Prostitution of commercial sex work, they say, is “the oldest profession in the world as it is as old as the hills.”
Prostitution dates back to ancient societies and occurs in various forms within communities but when and how did it become common among university students?
Over the years, the name prostitution or commercial sex work has evolved to what is now known as hookups or slay queens.
Despite being a criminal offence in Ghana, some students are finding ways and means to engage in illegal activity for various reasons.
A brief study conducted on selected university campuses has revealed that the proliferation of commercial sex work among students is for financial, material and emotional gains.
Student sex workers have devised various strategies to combine academic work and sex work.
Student sex workers seek out their potential clients by hanging out in pubs and nightclubs on and around university campuses at night and/or leaving contact details on their various social media handles.
Some student sex workers also convert their hostel rooms into brothels. Price negotiation is based on the environment, duration, the sex workers’ perceived safety of the sexual act, customers’ preferences for styles, and positions adopted for sex.
A level 400 student at the University of Ghana speaking on condition of anonymity said she engages in the act to pay her fees and also to keep up with the increasing financial burden on her.
According to her, she is not perturbed that the laws of the country are against prostitution as long as she gets her daily bread.
“Prostitution started right from the bible [ancient times and recorded in the bible], or you don’t know? So what has the law got to do with me? So far as I disguise myself, nobody will know my sister… I have to do what I have to do to survive, the financial pressure is real and that [prostitution] is my only option.”
The Criminal code 1960 Act 29, sections 273-279, specifically makes it an offence to engage in prostitution. Section 273 – Persons Trading in Prostitution:
(1) Any person who
(a) knowingly lives wholly or in part on the earnings of prostitution; or
(b) is proved to have, for the purposes of gain, exercised control, direction or influence over the movements of a prostitute in such manner as to aid, abet, or compel the prostitution with any person or generally, shall be guilty of a misdemeanour.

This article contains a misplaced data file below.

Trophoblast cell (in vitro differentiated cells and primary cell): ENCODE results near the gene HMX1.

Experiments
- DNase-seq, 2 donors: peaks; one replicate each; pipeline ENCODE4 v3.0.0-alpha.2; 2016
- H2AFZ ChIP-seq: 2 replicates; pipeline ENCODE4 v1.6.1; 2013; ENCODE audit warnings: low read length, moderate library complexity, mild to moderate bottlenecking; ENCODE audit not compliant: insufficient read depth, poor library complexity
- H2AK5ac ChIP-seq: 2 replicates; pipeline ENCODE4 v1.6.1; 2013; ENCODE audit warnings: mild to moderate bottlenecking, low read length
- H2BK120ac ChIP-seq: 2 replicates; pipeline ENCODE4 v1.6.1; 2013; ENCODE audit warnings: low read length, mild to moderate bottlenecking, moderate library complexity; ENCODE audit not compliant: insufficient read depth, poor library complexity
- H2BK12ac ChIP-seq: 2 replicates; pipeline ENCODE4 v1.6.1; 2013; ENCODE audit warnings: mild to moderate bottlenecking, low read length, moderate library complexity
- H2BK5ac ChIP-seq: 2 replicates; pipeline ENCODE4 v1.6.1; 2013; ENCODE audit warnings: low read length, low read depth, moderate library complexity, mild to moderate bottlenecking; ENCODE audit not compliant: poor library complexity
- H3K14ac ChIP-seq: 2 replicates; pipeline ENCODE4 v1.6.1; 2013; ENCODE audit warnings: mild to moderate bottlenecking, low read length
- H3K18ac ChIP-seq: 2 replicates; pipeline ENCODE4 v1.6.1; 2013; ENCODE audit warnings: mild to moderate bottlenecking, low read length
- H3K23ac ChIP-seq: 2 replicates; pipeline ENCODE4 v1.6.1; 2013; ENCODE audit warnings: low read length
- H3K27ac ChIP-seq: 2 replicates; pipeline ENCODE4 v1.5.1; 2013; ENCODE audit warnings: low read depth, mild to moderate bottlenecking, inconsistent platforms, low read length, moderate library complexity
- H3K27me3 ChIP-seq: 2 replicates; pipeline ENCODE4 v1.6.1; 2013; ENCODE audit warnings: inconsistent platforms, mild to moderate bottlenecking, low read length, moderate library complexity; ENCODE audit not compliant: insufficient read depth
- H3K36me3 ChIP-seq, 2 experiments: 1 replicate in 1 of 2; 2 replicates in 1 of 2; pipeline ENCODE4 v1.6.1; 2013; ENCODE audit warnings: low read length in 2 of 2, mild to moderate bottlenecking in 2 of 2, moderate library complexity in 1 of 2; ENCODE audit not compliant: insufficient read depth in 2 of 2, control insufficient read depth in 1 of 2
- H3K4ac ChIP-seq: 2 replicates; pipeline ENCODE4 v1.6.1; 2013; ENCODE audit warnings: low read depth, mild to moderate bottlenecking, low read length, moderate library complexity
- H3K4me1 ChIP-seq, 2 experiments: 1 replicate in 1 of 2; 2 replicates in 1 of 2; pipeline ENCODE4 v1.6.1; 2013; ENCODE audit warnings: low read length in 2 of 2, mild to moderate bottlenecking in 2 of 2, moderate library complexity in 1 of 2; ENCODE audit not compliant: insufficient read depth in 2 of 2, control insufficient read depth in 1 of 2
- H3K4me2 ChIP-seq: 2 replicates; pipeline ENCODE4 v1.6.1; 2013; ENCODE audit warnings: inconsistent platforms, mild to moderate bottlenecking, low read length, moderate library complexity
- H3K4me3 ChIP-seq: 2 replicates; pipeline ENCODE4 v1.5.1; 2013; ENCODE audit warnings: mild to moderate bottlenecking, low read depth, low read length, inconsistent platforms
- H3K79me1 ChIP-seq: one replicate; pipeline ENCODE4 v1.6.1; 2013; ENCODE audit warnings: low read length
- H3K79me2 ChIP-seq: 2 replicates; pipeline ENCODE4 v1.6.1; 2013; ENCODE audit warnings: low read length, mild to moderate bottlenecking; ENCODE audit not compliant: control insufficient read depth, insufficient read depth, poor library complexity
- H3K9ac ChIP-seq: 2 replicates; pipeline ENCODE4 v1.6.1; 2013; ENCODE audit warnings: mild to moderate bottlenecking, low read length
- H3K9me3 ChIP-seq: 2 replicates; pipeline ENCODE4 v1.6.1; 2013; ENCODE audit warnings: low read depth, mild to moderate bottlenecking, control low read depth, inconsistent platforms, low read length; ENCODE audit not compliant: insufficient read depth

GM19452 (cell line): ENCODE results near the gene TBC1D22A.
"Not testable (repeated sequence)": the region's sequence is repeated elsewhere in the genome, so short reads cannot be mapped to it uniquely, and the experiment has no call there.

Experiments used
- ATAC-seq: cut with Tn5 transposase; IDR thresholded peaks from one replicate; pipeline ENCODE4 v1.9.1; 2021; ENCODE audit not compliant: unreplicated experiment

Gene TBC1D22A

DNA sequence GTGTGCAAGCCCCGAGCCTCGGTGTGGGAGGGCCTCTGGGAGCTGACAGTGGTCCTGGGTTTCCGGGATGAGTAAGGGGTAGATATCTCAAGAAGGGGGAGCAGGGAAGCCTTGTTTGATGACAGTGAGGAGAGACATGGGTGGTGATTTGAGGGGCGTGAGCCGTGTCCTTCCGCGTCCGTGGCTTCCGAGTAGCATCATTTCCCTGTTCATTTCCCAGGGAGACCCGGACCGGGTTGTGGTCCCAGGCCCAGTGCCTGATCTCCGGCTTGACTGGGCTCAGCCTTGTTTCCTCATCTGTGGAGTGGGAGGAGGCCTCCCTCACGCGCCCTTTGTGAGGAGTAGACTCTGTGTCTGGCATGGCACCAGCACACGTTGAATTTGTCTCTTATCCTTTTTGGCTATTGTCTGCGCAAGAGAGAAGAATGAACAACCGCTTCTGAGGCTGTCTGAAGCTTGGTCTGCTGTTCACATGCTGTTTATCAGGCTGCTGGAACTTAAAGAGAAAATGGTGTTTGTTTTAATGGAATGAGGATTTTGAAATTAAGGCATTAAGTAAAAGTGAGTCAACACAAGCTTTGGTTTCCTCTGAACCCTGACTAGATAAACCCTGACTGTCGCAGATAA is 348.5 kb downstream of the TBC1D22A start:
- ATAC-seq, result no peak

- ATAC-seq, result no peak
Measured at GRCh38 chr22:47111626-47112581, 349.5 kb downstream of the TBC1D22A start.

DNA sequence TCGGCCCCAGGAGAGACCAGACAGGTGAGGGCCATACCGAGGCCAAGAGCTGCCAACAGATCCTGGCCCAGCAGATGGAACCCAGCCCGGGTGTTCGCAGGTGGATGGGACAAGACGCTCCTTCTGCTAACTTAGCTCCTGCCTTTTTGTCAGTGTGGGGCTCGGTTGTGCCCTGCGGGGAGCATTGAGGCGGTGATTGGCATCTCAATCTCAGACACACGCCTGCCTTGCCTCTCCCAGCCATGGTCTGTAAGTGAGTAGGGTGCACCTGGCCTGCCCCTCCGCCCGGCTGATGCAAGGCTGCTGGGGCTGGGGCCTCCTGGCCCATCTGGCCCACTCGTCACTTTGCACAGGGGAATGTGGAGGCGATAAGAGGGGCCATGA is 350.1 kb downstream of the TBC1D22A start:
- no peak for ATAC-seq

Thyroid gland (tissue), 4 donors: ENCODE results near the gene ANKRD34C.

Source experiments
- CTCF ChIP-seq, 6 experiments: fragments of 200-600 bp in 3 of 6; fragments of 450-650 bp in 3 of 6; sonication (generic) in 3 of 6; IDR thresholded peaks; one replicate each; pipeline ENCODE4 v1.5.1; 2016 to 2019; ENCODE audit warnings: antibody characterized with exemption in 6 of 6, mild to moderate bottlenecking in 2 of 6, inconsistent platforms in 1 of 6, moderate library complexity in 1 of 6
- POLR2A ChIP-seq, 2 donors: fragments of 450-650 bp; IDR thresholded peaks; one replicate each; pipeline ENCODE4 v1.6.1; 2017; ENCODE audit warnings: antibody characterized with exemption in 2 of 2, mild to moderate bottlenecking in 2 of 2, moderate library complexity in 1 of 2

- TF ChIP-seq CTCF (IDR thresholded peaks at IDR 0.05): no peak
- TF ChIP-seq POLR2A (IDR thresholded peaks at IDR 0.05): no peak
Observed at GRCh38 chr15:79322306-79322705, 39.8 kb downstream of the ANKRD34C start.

“Oh honestly, I was desperate because I was in my final year as an undergraduate student in the University of Ghana and all my mates from high school that were in different schools had completed and were doing well so I wanted to use all means possible to get money.
“Currently I am pursuing a master’s programme at GIMPA and I am able to fund my education because of this sugar mummy… So how I go fit stop! You barb?” a male student who referred to himself as Johnny at the Ghana Institute of Management and Public Administration said.
Obiora, a Nigerian student at the University of Ghana also said “shebi you know I be Nigerian? Eheh! Na my friend tell me say work dey… wey I fit do get money so me too gree follow her come. But the truth be say she no tell me say na olosho oh, na later I come find out but anyhow shaa edey ok so make I kuku do am as money no dey house. My mama don sick wey my papa na one rubbish man so you sef you for understand now.”
Even though they say that prostitution is a gold mine being exploited by students, there are risks involved.
Some of them are assaulted, others contract sexually transmitted diseases, while some after giving out their bodies are not paid for and threats.
Johnny also added, “This is funny but…my client’s husband almost caught me. The woman wasn’t aware that the husband was going to come home so we were resting when we heard the doorbell ringing and a call followed afterwards and it was a call from the husband.
“I remember the words vividly ‘darling please open the door I am home, I wanted to surprise you.’ You should have seen how my heart left my body haha but I managed to escape.”
Is there a way out?
Until the problem of unemployment is resolved, prostitution will continue to increase especially among students.
Realistically, we all know that it cannot be fully eradicated but there are a few things that can help curb the menace.
Recent statistics by the National STIs and HIV/AIDS Control Programme revealed a total of 23,495 people in Ghana tested positive for HIV in the first half of this year (January to June).
The figure is two per cent of the 948,094 people who undertook HIV testing from January to June 2022. The majority of the newly-infected people were youth.
This means something urgent must be done to fight prostitution among students.
Parents must be interested and more responsible in the lifestyles and upkeep of their children in universities than allowing students to fend for themselves. This one may sound exhausting but I believe students can apply for evening or weekend jobs.
Students must not also look for the easy way out but rather look out for the weekend and paid part-time jobs to help them meet their financial demands.
Students who intend to make money can also enrol in skill training programmes such as soap making, wig making, and dressmaking which can provide an avenue to establish a business after school.
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